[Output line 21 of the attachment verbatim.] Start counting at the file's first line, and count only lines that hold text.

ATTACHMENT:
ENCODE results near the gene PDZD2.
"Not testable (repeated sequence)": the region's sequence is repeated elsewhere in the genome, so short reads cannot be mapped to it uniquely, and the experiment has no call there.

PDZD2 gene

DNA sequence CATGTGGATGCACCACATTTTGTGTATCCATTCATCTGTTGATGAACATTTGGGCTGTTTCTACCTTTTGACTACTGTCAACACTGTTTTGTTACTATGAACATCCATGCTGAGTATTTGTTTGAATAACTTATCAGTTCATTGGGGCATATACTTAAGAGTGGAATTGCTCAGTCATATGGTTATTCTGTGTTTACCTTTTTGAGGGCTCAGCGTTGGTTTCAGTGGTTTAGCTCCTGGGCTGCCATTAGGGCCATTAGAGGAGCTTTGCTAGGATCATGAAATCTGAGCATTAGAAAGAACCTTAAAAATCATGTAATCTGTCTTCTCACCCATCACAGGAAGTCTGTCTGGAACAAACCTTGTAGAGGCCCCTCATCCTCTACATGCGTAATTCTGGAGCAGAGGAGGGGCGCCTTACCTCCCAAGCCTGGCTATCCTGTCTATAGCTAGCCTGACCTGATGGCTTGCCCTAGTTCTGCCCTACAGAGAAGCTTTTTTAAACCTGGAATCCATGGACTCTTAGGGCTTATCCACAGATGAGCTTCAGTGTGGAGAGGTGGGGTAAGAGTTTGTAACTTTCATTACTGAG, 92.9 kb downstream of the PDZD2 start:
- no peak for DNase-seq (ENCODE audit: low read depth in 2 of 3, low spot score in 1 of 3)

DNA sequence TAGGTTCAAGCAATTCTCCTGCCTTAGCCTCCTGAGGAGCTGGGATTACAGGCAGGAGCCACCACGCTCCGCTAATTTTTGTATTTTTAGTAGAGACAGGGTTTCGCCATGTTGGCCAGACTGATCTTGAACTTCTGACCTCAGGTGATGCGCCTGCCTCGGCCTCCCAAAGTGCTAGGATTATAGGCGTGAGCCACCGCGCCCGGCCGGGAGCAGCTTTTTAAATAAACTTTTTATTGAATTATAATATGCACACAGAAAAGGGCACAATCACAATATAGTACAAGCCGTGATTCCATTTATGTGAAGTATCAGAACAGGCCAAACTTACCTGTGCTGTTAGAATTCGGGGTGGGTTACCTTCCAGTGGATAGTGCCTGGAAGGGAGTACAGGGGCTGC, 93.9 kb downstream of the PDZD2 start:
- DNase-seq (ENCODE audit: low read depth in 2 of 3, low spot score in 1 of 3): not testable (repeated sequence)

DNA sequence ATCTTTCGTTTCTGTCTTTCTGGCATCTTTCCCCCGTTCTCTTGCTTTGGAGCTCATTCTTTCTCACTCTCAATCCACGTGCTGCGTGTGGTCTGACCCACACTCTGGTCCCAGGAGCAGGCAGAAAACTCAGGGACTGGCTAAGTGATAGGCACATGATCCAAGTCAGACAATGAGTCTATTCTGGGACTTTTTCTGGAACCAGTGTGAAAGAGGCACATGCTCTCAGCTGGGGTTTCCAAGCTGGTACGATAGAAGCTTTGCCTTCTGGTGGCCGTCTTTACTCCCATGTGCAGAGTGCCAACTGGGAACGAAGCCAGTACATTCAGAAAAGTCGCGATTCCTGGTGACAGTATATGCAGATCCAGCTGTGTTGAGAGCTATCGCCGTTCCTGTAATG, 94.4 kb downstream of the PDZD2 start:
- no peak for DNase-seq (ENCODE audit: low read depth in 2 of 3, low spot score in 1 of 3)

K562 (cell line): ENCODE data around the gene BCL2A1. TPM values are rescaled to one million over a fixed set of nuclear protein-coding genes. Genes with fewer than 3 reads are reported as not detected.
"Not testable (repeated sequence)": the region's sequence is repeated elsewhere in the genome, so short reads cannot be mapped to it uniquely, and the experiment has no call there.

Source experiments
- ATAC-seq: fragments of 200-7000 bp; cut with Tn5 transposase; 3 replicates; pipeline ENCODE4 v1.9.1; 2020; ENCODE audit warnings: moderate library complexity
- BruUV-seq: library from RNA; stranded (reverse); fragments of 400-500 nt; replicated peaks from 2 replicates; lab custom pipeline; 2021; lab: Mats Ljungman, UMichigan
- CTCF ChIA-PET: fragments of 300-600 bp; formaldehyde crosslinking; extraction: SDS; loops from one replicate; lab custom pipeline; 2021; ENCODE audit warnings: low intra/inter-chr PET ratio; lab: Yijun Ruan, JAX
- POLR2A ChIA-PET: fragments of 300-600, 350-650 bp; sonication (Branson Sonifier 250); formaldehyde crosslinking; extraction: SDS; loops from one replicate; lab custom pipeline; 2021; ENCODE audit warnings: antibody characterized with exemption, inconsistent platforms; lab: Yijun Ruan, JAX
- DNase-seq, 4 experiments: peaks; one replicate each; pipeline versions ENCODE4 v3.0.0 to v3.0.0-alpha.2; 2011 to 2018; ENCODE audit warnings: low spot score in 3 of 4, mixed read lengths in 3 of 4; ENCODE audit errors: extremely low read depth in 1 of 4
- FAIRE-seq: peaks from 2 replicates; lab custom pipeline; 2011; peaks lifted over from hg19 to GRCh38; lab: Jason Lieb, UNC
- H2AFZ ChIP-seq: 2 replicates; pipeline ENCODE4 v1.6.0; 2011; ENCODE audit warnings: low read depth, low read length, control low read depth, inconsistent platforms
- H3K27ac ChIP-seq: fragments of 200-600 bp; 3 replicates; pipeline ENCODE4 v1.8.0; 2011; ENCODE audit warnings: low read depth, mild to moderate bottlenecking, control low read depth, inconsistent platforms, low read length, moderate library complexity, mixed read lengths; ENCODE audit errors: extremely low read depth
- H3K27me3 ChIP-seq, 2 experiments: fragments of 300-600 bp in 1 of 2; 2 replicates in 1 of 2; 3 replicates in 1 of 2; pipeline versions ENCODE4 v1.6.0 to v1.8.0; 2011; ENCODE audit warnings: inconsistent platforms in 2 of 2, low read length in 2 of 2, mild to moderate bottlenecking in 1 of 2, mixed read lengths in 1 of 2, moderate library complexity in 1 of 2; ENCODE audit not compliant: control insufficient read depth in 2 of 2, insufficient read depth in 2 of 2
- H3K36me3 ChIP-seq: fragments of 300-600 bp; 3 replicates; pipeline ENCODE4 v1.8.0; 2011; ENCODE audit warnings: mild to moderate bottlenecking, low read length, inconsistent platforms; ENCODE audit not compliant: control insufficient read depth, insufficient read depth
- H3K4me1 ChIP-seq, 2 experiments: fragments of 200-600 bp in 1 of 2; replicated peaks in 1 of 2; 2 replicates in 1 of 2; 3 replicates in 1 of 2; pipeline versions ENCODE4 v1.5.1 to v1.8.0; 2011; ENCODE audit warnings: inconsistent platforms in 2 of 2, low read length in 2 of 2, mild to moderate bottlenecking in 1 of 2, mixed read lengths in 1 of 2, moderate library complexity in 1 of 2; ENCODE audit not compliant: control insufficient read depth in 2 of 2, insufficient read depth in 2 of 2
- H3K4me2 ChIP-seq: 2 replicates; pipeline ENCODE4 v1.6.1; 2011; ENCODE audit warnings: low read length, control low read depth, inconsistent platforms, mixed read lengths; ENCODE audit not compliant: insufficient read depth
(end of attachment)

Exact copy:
- H3K27me3 ChIP-seq, 2 experiments: fragments of 300-600 bp in 1 of 2; 2 replicates in 1 of 2; 3 replicates in 1 of 2; pipeline versions ENCODE4 v1.6.0 to v1.8.0; 2011; ENCODE audit warnings: inconsistent platforms in 2 of 2, low read length in 2 of 2, mild to moderate bottlenecking in 1 of 2, mixed read lengths in 1 of 2, moderate library complexity in 1 of 2; ENCODE audit not compliant: control insufficient read depth in 2 of 2, insufficient read depth in 2 of 2